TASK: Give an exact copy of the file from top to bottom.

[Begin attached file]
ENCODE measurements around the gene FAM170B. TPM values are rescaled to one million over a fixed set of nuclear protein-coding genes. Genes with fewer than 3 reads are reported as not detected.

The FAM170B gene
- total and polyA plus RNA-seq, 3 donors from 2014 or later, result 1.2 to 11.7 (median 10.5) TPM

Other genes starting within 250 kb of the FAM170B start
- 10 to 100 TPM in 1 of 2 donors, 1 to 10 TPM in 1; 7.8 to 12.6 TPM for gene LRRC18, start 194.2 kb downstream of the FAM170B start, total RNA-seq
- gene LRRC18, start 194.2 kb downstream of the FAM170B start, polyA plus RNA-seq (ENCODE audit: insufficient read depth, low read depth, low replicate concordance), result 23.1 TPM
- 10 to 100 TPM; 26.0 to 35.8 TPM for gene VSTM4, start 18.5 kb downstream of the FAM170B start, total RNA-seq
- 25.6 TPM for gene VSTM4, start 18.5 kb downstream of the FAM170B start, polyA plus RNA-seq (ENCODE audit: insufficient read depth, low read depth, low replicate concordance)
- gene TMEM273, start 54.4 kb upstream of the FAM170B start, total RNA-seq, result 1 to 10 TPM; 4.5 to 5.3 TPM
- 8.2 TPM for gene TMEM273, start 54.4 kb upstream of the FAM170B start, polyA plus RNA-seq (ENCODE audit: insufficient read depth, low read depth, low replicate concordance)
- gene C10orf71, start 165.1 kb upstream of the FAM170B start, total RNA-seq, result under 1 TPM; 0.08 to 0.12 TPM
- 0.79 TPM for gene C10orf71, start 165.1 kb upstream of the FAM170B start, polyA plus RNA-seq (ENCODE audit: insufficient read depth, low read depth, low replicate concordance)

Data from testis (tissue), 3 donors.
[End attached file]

ENCODE measurements around the gene FAM170B. TPM values are rescaled to one million over a fixed set of nuclear protein-coding genes. Genes with fewer than 3 reads are reported as not detected.

The FAM170B gene
- total and polyA plus RNA-seq, 3 donors from 2014 or later, result 1.2 to 11.7 (median 10.5) TPM

Other genes starting within 250 kb of the FAM170B start
- 10 to 100 TPM in 1 of 2 donors, 1 to 10 TPM in 1; 7.8 to 12.6 TPM for gene LRRC18, start 194.2 kb downstream of the FAM170B start, total RNA-seq
- gene LRRC18, start 194.2 kb downstream of the FAM170B start, polyA plus RNA-seq (ENCODE audit: insufficient read depth, low read depth, low replicate concordance), result 23.1 TPM
- 10 to 100 TPM; 26.0 to 35.8 TPM for gene VSTM4, start 18.5 kb downstream of the FAM170B start, total RNA-seq
- 25.6 TPM for gene VSTM4, start 18.5 kb downstream of the FAM170B start, polyA plus RNA-seq (ENCODE audit: insufficient read depth, low read depth, low replicate concordance)
- gene TMEM273, start 54.4 kb upstream of the FAM170B start, total RNA-seq, result 1 to 10 TPM; 4.5 to 5.3 TPM
- 8.2 TPM for gene TMEM273, start 54.4 kb upstream of the FAM170B start, polyA plus RNA-seq (ENCODE audit: insufficient read depth, low read depth, low replicate concordance)
- gene C10orf71, start 165.1 kb upstream of the FAM170B start, total RNA-seq, result under 1 TPM; 0.08 to 0.12 TPM
- 0.79 TPM for gene C10orf71, start 165.1 kb upstream of the FAM170B start, polyA plus RNA-seq (ENCODE audit: insufficient read depth, low read depth, low replicate concordance)

Data from testis (tissue), 3 donors.